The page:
There have been two generations of Torpedo electric typewriters: the first with the more rounded shapes in comparison with the Torpedo 8 Solitaire, while the following had squared shapes.
The 'TORPEDO-ELECTRIC' was all-electric machine equipped with segment switching and was available in carriage widths of 32/38/46 cm or 63 cm. The engine worked with splined shaft.
As in the case of the mechanical version, the electric model was also offered with a decimal tabulator (Torpedo Electric S) and with a simple tabulator (Torpedo Electric V).
Prices in 1962 were:
• Torpedo Electric S carriage 33 cm with decimal tabulator: DM 1,791
• Torpedo Electric V carriage 33 cm with simplified tabulator: DM 1,591
It is interesting to note that for the same version it was cheaper than Remington Electric:
• Remington Electric carriage 33 cm with decimal tabulator: DM 2,060
• Remington Electric carriage 33 cm with simplified tabulator: DM 1,780
About how many of them survive today, I hope that Richard is wrong, and to find one someday…
Note: the front-face picture is from Kunzmann (1979), while all the other pictures are from the Lexikon dated July 1st, 1962. The fact that in a book issued in 1979 is presented a picture of the first generation of the Torpedo Electric is intriguing, and I hope it is a sign that was not as uncommon as a typewriter as it seems to be today...

Typeface Specimen:

Links:

Photos:

Torpedo Dynacord S
Torpedo Dynacord S

Torpedo Dynacord V
Torpedo Dynacord V

Torpedo Electric S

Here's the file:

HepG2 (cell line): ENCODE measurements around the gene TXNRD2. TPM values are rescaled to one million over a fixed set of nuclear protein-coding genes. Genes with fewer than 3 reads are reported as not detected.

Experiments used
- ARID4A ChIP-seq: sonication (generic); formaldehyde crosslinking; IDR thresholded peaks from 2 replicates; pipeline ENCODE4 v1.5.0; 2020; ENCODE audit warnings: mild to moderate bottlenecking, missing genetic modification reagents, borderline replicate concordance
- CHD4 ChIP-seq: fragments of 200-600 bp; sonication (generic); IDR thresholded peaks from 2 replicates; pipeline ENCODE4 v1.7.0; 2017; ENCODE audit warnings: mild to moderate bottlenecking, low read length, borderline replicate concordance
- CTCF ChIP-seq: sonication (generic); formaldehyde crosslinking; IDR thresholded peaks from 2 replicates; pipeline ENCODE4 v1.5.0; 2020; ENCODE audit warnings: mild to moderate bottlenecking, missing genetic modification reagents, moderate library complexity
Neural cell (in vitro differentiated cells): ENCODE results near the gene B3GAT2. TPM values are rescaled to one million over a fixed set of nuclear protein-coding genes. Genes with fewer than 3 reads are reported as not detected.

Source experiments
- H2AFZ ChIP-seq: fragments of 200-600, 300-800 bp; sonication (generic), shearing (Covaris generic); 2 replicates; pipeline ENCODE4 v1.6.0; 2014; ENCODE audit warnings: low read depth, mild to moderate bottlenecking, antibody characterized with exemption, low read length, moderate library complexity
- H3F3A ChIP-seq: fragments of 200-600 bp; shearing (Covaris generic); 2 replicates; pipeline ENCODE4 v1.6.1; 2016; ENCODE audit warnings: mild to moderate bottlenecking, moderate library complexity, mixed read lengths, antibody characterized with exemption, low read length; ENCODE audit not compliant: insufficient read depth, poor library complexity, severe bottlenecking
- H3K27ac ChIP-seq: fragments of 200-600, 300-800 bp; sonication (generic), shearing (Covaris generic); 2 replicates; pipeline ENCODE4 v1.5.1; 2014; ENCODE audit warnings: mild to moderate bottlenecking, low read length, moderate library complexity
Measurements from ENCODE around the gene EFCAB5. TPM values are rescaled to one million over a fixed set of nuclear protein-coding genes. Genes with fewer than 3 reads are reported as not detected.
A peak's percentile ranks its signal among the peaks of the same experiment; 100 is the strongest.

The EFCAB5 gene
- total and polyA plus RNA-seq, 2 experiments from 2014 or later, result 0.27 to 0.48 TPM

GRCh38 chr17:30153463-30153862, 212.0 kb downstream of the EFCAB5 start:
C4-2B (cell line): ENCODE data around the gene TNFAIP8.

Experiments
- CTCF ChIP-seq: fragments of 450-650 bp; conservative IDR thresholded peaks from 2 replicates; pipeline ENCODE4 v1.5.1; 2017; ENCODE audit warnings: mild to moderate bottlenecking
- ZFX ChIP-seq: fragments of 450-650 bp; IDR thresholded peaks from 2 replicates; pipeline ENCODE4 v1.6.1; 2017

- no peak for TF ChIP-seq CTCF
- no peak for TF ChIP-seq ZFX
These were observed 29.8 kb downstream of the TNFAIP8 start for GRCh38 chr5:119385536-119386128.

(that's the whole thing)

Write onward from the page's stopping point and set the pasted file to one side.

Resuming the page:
Torpedo Electric S

Torpedo Electric V
Torpedo Electric V

The Remington Electric
The Remington Electric

Hunter: Paolo Dal Chiele (pdcox)

Paolo Dal Chiele's Typewriter Galleries [ My Collection ] [ My Sightings ]

Status: Typewriter Hunter
Points: 2417

Interested in historic motoring and vintage cars, I received a typewriter as a bonus when I bought and old off-road car. The previous owner had found somewhere a typewriter produced for the German army and when he sold me the car he gave me the typewriter too. As I learned later, it was a1961 Olympia SM7 Robust..
Of the typewriters I value more character than perfection, the signs that time has left and the stories - or fragments of stories - of those who used them ...



RESEARCH NOTE: When researching the Torpedo Electric on a computer with lots of screen real estate, you may find that launching the Torpedo Serial Number page and the Torpedo Electric By Model/Year/Serial page in new browser windows can give you interesting perspectives on changes throughout the model series.